Harvick may be in best position of all Chase drivers at PIR

1 Comment

Even though he’s last in the Chase standings, Kevin Harvick may very well be in the catbird’s seat heading into this weekend’s Quicken Loans For Heroes 500 at Phoenix International Raceway.

Harvick is 18 points behind series leader Joey Logano. But with five career wins at what is arguably his favorite track on the Sprint Cup circuit, Harvick’s hopes to advance to the final round of the Chase may be in the right place at the right time at PIR.

Harvick certainly got a good start in the right direction, setting a new track record in Friday’s practice session, putting him at the top of the heap of the 44 drivers entered.

“We couldn’t pick a better race track for us to come to next and need to try and win a race,” Harvick said during Friday morning’s media availability at PIR. “We are really excited. The team is in good spirits, and we are looking forward to this weekend’s challenges.”

Harvick knows the easiest way for him to advance to the four-driver, winner-take-all battle for the championship next week at Homestead is by reaching victory lane this Sunday in Phoenix.

“I think you need to win this weekend,” Harvick said. ‘I think it would leave a lot less in everybody else’s hands. I think we are very capable of winning this race and we have been fortunate to have a lot of success here in the past from my driving side and the first race this year. That would be the easiest way to do it.”

When asked which drivers he envisions advancing to Homestead, Harvick quipped, “I never even thought about it.”

Not surprisingly, the majority of Friday’s session with the media wasn’t about Harvick’s championship hopes, but more his involvement – or lack thereof – in last Sunday’s brawl between Jeff Gordon and Brad Keselowski.

On the one hand, Harvick hopes the drama has ended and we can get back to serious racing Sunday.

“The competitor in me loves the controversy and loves the situations that it puts the competitors in,” Harvick said. “… But, live and learn, and you move on. That is the one thing about this sport is you have to get over things quickly.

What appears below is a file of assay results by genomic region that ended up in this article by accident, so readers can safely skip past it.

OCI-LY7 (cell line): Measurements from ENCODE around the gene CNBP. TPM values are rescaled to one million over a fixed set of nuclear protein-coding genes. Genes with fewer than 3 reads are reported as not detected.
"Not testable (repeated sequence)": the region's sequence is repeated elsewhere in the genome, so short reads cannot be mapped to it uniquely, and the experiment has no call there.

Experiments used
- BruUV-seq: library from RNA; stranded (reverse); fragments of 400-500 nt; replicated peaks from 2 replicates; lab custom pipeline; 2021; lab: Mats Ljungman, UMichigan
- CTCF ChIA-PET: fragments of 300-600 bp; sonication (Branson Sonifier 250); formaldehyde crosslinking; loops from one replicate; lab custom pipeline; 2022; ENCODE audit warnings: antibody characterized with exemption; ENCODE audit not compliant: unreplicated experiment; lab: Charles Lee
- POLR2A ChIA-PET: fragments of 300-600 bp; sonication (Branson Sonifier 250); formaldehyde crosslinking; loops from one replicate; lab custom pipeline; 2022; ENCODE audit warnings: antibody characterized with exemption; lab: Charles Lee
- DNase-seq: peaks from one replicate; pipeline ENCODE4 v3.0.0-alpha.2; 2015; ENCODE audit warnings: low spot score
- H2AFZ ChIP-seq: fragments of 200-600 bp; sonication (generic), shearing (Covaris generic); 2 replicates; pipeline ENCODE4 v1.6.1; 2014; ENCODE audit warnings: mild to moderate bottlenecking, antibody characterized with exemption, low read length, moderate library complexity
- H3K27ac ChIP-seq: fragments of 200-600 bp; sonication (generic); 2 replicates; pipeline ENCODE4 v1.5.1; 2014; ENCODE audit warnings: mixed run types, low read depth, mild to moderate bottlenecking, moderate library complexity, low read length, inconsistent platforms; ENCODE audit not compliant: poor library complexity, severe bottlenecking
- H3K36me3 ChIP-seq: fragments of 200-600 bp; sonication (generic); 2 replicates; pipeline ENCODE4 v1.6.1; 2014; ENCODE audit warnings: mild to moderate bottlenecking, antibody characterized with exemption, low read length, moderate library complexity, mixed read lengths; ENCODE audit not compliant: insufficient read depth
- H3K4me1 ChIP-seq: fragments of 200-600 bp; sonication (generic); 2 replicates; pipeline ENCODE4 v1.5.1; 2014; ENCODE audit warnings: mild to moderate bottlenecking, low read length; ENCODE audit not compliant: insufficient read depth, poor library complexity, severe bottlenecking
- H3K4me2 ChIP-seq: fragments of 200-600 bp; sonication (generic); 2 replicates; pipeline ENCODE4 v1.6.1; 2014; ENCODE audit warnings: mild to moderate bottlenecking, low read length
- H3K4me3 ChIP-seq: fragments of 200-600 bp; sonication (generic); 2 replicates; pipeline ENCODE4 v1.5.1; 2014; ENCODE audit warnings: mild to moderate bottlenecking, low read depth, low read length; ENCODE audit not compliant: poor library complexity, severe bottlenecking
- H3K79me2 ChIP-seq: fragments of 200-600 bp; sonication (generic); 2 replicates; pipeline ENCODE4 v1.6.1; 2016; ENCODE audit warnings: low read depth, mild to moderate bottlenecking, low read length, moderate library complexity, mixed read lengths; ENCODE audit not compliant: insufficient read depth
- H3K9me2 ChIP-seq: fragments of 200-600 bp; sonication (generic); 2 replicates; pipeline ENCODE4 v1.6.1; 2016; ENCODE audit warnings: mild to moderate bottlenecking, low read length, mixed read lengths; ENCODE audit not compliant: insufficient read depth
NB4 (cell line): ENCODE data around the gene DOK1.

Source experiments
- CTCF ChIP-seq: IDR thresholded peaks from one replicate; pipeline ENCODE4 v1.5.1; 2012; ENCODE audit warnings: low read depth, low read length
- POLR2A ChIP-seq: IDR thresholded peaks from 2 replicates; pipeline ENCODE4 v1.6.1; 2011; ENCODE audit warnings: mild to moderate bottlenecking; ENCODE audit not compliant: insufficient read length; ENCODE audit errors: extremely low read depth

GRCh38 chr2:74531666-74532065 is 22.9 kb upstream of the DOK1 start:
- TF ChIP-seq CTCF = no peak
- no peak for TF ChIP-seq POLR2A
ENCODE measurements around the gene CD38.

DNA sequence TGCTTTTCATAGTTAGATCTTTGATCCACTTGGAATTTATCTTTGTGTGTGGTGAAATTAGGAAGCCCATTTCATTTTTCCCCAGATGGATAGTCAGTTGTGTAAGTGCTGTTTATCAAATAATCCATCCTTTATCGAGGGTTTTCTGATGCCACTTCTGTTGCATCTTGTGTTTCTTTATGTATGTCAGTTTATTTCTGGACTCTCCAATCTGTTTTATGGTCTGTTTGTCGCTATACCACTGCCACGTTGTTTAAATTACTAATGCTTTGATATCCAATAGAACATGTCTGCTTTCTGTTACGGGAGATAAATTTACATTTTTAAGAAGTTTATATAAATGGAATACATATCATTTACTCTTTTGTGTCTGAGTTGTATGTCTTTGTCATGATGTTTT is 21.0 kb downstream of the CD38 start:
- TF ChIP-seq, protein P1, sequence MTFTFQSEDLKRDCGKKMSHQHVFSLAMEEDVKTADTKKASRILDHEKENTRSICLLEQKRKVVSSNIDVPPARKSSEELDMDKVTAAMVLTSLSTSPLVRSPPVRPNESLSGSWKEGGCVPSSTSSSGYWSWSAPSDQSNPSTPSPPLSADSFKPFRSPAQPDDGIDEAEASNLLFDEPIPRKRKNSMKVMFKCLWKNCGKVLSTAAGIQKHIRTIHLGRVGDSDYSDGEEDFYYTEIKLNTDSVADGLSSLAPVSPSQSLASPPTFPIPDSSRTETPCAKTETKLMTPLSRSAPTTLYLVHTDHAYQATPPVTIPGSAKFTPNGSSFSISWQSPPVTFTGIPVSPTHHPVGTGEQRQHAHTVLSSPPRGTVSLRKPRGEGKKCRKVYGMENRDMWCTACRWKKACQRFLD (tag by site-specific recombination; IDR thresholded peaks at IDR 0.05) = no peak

“I think as you move forward you just have to do the best that you can to try to handle things different. All in all it was a good weekend for us (at Texas), but obviously afterwards it’s not the way you wanted it to end for us.”

Harvick was asked if he tried to incite Keselowski into fighting Gordon when he (Harvick) pushed Keselowski towards Gordon last Sunday on pit road after the race at Texas.

“Honestly, I was leaning on the back of the car just kind of taking it all in and seeing what was going on,” Harvick said. “I have been in that situation with him (Keselowski) before. For me it is like the week of two totally opposite situations.

“I have no problem with the way Brad races. I think he races hard. I think that is what we are all supposed to do and in those positions you would probably do the same thing yourself.

“But, I think that the problem that I have with it, I have been in that situation with him before and have him turn his back on me and just walk off. I don’t think that is the appropriate way to handle those types of situations.”

In other words, Harvick pushed Keselowski to man up and take care of business, rather than walk away from conflict.

“It just kind of rubbed me the wrong way and I reacted and obviously didn’t really realize that it was going to ignite that,” Harvick said. “All in all it just kind of rubs me the wrong way when you have to just turn your back on situations and walk off and mumble your way off into no man’s land and not just handle the situation.

“I think in those situations you at least deserve, even if you are going to get yelled at or whatever the case may be, you at least need to handle it like it needs to be handled.”

Having had several days to reflect upon his decision to push Keselowski, does Harvick regret essentially sparking the Texas brawl?

“I never look back on something as a regret,” Harvick said. “I think you look back on them as lessons. Things happen and you have to react.

“I think as you look at the situation you probably could have handled it differently. But all in all, you just take it as a life lesson and move on.”

Surprisingly, Harvick may be the only driver on the racetrack who stood up for the way Keselowski raced Gordon at Texas.

“I have no problem with the move,” Harvick said of the moment when Keselowski hit Gordon’s car, leading to a flat tire that knocked Gordon from having a chance at victory. ” I have no problem with the way that he raced.

“I just have a problem with the way that you know in those situations that there is going to be controversy when all that stuff happens.  In the end you can’t just turn your back and walk away and just act like it didn’t happen and blame it on somebody else.  It’s just not how it works.”

Will Harvick feel that way if the only thing between him and advancing to the championship-deciding finale at Homestead winds up being Keselowski?

Now that could be a whole different story.

Follow me @JerryBonkowski